(From Business Line)
The Millennium Development Goals, endorsed by all members of the UN, set out a raft of time-bound and quantifiable targets ranging from halving extreme poverty to halting the spread of HIV/AIDS by 2015.
EVEN as the United Nations is yet to get over the shock of having been sidelined by the world's superpower - the US - when it waged a unilateral war against Iraq much to the consternation of conscientious members, some siblings of the UN, such as the UN Conference on Trade and Development (Unctad), the UN Educational Social and Cultural Organisation and the UN Development Programme (UNDP) seldom refrained from taking a swipe at the rich world, in general, and their policies that have a wider ramification on the rest of the world, in particular.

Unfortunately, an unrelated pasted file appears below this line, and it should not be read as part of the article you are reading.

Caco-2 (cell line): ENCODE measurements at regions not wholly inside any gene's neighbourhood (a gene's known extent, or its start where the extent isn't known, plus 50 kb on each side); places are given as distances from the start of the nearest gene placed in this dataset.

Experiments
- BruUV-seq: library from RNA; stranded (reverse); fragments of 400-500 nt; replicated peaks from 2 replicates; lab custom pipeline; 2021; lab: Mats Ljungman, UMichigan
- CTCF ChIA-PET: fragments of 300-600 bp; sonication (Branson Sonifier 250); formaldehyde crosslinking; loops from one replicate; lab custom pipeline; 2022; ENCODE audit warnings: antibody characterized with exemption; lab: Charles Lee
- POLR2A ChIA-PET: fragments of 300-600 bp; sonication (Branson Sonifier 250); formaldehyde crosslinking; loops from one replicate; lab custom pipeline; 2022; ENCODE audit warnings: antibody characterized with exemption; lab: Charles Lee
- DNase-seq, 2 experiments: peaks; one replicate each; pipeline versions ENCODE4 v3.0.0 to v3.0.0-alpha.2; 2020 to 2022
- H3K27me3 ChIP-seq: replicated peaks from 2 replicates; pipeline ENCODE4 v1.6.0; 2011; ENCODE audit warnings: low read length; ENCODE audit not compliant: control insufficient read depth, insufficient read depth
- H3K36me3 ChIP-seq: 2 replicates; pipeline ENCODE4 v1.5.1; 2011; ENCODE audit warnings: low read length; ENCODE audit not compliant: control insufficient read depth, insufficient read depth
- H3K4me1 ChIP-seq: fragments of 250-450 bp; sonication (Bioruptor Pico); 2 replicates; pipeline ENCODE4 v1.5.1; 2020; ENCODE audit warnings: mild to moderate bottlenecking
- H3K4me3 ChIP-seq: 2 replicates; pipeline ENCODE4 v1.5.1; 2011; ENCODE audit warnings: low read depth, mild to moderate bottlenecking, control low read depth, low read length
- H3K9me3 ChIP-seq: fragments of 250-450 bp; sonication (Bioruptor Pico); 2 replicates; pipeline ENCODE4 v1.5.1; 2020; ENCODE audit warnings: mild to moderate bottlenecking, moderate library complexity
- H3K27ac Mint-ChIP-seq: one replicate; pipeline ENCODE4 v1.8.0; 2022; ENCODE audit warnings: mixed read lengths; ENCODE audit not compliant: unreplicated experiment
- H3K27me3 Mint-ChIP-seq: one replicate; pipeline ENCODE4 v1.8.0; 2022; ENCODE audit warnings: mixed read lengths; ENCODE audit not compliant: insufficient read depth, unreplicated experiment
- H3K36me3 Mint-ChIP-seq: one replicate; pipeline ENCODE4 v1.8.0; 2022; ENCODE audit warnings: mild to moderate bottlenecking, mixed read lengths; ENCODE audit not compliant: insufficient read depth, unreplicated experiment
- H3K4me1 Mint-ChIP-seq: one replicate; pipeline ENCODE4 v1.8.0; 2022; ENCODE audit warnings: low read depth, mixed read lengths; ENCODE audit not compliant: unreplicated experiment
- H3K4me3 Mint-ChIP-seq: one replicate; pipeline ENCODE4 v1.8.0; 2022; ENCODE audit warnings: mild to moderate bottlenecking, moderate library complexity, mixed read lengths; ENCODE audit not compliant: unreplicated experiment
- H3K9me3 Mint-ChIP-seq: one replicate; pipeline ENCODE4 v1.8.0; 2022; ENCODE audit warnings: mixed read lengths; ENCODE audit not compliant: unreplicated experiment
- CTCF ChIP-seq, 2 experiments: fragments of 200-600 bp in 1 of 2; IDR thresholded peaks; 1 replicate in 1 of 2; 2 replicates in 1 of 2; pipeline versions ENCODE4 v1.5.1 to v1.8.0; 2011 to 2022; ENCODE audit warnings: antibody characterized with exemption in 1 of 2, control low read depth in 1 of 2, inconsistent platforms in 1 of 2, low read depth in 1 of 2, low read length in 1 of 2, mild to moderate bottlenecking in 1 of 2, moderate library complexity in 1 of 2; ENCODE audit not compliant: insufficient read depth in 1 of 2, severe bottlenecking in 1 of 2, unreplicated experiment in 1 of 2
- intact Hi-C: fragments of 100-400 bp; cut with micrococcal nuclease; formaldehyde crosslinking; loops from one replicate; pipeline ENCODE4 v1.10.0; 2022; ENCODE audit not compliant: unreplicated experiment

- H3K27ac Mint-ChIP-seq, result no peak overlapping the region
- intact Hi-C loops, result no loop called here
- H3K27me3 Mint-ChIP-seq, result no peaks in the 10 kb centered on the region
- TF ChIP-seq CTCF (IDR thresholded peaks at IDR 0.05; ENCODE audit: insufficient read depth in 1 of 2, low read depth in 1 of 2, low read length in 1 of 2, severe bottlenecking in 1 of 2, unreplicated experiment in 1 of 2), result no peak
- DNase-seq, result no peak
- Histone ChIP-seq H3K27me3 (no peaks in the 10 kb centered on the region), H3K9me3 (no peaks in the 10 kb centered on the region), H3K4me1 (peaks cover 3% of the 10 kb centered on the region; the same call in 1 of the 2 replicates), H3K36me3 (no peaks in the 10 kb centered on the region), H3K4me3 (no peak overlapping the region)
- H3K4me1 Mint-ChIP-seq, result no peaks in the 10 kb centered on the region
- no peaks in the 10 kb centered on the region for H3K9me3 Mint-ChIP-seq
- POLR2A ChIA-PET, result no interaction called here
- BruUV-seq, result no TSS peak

No wonder this year's Human Development Report (HDR) of the UNDP demands from the rich countries whether the time has come to subject them to scrutiny and be made to report on their progress towards meeting the goal governing their policy changes for aid, debt, trade and technology transfers, just as it is being scrutinised whether the poor countries would meet the seven Millennium Development Goals (MDGs). The goals, endorsed by all members of the UN, set out a raft of time-bound and quantifiable targets ranging from halving extreme poverty to halting the spread of HIV/AIDs by 2015.